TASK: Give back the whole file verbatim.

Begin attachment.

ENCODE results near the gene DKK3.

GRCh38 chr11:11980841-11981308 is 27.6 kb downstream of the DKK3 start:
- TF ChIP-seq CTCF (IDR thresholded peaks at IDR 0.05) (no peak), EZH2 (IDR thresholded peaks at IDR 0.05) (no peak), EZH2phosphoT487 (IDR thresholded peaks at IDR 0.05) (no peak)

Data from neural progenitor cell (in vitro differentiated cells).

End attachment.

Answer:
ENCODE results near the gene DKK3.

GRCh38 chr11:11980841-11981308 is 27.6 kb downstream of the DKK3 start:
- TF ChIP-seq CTCF (IDR thresholded peaks at IDR 0.05) (no peak), EZH2 (IDR thresholded peaks at IDR 0.05) (no peak), EZH2phosphoT487 (IDR thresholded peaks at IDR 0.05) (no peak)

Data from neural progenitor cell (in vitro differentiated cells).